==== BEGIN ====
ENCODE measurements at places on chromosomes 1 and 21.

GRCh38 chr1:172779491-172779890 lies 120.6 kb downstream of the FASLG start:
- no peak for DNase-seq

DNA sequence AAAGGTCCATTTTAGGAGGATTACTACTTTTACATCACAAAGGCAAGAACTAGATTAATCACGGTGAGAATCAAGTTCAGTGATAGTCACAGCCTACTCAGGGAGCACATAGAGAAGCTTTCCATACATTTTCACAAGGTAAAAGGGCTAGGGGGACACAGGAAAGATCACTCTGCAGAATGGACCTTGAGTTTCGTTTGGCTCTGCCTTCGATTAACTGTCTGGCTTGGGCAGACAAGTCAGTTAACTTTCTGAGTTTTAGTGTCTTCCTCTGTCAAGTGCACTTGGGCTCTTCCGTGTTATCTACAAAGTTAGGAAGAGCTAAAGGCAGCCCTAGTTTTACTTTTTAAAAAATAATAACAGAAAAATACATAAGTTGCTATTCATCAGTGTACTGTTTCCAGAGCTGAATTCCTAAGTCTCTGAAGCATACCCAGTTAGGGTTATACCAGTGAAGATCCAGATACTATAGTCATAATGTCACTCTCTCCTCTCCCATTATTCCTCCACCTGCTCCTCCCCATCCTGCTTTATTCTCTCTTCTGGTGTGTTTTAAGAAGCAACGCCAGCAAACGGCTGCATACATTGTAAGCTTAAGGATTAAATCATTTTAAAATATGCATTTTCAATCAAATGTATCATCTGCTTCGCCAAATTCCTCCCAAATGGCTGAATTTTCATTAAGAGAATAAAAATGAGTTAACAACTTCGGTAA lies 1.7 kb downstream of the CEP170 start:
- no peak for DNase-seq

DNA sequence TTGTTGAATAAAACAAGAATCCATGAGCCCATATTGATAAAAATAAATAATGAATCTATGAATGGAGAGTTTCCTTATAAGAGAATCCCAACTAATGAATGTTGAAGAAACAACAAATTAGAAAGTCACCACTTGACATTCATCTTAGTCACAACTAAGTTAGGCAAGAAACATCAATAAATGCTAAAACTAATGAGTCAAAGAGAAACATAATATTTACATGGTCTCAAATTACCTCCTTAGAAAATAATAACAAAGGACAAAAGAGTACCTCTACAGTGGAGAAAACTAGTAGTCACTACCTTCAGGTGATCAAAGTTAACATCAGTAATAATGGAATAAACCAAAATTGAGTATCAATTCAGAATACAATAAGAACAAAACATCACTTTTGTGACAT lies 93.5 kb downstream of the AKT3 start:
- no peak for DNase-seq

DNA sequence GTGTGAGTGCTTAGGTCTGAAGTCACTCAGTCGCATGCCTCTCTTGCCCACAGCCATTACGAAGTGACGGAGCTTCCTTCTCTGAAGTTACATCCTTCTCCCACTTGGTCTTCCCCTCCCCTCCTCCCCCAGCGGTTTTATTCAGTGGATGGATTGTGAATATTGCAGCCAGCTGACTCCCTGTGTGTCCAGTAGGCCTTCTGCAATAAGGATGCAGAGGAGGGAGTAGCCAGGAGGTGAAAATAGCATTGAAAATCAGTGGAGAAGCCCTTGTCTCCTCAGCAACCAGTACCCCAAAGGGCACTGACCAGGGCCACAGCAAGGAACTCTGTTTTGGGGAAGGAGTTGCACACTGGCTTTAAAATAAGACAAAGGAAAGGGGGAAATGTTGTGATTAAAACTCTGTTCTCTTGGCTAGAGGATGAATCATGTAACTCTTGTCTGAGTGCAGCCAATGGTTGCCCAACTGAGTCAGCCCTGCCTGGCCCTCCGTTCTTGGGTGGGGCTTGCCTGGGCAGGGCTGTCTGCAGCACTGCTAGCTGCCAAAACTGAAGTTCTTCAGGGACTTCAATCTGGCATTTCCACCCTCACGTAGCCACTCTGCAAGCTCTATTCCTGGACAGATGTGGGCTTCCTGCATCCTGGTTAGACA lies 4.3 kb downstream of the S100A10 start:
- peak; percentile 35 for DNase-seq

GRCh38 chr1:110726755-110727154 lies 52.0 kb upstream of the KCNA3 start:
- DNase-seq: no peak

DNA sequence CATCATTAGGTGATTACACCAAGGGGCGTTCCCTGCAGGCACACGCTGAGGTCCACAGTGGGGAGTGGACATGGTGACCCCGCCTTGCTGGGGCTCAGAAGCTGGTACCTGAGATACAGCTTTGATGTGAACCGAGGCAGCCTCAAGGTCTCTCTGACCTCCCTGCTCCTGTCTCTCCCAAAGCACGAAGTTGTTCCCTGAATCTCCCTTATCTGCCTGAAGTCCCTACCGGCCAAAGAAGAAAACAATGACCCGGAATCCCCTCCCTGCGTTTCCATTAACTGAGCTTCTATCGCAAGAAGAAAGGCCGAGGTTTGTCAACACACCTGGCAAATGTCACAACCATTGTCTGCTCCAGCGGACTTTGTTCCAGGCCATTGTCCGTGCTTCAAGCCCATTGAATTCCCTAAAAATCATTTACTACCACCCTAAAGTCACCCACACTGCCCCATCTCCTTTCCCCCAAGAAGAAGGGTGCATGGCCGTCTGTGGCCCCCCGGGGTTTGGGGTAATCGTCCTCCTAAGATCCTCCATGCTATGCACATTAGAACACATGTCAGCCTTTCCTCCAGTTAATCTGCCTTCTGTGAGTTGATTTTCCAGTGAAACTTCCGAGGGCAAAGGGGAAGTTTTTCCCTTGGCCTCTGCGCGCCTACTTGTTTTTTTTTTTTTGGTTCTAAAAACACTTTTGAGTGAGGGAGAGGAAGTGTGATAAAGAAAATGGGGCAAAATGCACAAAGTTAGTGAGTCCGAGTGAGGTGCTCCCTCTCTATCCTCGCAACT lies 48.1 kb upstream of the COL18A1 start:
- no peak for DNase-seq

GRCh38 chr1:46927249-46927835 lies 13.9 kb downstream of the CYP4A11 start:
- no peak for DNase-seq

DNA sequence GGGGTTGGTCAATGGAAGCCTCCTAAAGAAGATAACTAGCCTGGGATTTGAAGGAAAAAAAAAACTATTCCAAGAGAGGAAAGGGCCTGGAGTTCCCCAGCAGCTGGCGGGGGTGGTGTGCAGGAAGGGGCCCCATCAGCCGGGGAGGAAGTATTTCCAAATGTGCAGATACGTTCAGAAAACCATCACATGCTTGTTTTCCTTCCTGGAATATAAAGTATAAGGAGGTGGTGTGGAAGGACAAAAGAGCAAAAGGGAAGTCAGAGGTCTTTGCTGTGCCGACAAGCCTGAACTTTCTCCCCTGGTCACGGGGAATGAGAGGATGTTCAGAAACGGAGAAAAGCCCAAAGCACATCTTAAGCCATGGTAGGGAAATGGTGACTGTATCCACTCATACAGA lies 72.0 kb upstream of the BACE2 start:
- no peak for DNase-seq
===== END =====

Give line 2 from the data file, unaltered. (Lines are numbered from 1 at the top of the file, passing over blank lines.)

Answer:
GRCh38 chr1:172779491-172779890 lies 120.6 kb downstream of the FASLG start: